Mistake #3: Operating with a compressor that is too large for the duty

Oversized fixed-speed screw compressors tend to waste energy, since energy is used when they are unloaded but they are not producing air in this state of operation. There are however also disadvantages to operating an oversized reciprocating compressor, the most obvious of these being the increased demand charges that come with periodic operation of a larger motor than necessary, and the lower efficiency levels associated with an oversized motor. It is true of most equipment that if too large, efficiency is compromised.

Mistake #4: Failure to regulate user pressures

Reducing the pressure at which air is used reduces the mass of air that is used, and hence reduces the load on the compressor. Unregulated systems therefore use more air than is necessary (so-called “artificial” air use) and hence require more energy to accomplish the same tasks. Air leakage rates also increase in systems that are not regulated, since leak rates are directly proportional to pressure.

Mistake #5: Ignoring air drying

Dry air is not necessarily an end-user requirement, and hence sometimes receives little focus. Moisture in the air reticulation system causes corrosion, blocking filters and roughening internal pipe surfaces. This increases pressure drops, and hence required input energy, since discharge pressures have to be increased to deliver air at the required flow and pressure to users. Fluids in distribution pipelines also increase pressure drop directly.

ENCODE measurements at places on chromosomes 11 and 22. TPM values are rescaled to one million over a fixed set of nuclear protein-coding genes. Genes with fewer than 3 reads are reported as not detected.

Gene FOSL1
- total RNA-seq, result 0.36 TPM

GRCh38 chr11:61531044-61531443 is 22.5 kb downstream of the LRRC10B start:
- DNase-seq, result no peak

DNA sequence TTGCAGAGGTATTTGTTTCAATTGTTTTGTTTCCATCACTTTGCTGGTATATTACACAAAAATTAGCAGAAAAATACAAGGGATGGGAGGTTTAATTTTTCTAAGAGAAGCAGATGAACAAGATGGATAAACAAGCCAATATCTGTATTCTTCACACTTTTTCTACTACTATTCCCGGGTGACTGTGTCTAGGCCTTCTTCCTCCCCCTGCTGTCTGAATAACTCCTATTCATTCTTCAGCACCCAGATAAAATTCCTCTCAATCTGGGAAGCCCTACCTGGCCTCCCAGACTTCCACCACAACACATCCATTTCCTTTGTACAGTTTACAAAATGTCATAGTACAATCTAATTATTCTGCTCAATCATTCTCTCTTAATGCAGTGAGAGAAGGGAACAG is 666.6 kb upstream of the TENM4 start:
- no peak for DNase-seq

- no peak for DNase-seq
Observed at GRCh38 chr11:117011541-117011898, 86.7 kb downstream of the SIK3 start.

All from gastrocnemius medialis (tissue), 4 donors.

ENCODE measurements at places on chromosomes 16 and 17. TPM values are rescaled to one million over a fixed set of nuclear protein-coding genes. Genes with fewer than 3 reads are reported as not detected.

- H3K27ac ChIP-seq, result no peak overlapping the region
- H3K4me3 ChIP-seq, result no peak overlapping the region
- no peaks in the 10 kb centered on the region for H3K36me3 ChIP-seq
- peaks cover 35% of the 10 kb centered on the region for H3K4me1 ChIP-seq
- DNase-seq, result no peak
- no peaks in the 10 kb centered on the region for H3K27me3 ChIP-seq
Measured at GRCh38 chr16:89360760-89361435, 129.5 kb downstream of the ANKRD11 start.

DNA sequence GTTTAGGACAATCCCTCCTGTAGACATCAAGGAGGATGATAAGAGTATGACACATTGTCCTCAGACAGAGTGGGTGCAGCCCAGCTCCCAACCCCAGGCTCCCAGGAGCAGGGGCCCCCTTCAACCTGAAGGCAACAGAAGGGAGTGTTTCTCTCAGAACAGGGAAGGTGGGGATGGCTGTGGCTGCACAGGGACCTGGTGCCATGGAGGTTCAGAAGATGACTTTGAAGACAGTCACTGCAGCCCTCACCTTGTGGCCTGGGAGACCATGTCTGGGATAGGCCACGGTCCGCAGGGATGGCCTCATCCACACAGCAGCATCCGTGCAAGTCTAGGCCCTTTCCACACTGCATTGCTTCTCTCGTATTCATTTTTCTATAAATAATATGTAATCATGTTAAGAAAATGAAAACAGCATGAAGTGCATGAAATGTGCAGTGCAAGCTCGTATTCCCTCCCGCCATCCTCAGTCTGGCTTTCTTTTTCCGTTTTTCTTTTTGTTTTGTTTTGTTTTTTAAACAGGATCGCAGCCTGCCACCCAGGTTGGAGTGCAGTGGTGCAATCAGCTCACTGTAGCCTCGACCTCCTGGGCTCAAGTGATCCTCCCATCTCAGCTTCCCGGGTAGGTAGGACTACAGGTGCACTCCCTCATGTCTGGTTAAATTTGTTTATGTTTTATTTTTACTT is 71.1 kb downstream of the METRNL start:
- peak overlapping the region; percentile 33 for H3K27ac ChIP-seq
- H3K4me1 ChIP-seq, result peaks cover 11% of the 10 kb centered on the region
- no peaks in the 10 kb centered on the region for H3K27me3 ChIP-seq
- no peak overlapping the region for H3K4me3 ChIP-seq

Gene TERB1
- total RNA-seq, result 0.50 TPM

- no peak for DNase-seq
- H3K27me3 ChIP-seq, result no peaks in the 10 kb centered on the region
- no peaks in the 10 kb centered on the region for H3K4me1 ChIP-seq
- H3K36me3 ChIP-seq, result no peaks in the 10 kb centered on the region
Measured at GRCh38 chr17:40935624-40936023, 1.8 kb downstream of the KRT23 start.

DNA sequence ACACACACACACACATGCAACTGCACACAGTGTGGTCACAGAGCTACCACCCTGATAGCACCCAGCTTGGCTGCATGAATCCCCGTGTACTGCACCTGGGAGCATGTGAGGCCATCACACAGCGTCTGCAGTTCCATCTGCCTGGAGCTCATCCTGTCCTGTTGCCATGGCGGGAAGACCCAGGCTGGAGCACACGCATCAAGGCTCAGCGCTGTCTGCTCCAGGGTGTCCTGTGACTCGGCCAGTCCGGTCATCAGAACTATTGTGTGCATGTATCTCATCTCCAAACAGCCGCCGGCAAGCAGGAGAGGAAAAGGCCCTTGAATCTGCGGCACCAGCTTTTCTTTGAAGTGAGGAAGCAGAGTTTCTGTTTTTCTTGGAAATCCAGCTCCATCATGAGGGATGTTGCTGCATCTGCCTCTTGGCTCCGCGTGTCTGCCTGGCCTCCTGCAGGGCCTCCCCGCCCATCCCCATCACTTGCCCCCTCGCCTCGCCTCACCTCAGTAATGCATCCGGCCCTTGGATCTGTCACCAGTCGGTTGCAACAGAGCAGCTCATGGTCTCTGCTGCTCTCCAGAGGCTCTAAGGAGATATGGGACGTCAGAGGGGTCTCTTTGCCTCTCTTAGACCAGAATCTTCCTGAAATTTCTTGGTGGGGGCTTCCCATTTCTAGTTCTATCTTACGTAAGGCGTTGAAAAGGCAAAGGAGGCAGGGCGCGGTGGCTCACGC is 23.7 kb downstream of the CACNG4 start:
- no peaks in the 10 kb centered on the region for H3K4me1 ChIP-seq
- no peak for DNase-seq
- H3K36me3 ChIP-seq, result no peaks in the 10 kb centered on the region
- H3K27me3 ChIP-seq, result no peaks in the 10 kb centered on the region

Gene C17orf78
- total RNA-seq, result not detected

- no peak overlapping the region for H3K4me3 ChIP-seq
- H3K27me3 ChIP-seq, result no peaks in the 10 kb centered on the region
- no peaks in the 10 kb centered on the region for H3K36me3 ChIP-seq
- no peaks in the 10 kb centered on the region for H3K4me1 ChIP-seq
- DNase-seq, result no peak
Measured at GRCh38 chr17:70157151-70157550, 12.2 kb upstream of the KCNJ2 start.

Mistake #6: Compromised suction conditions

Compressors are happiest when supplied with cool, dry air. This air is dense and the compressor has to work less hard to deliver the desired discharge pressure. Compressors also want air that is free of dust, since this blocks intake filters and increases pressure drop, leading to increased energy consumption. Take care then to locate your compressor away from activities that produce dust or generate heat. Remember also that most (up to 90%) of the input energy to a compressor is ultimately rejected as heat, and this heat must be diverted away from the compressor suction. Too often I come across compressors located in rooms from which the heat from the compressor is not removed, leading to high intake air temperatures and reduced efficiency.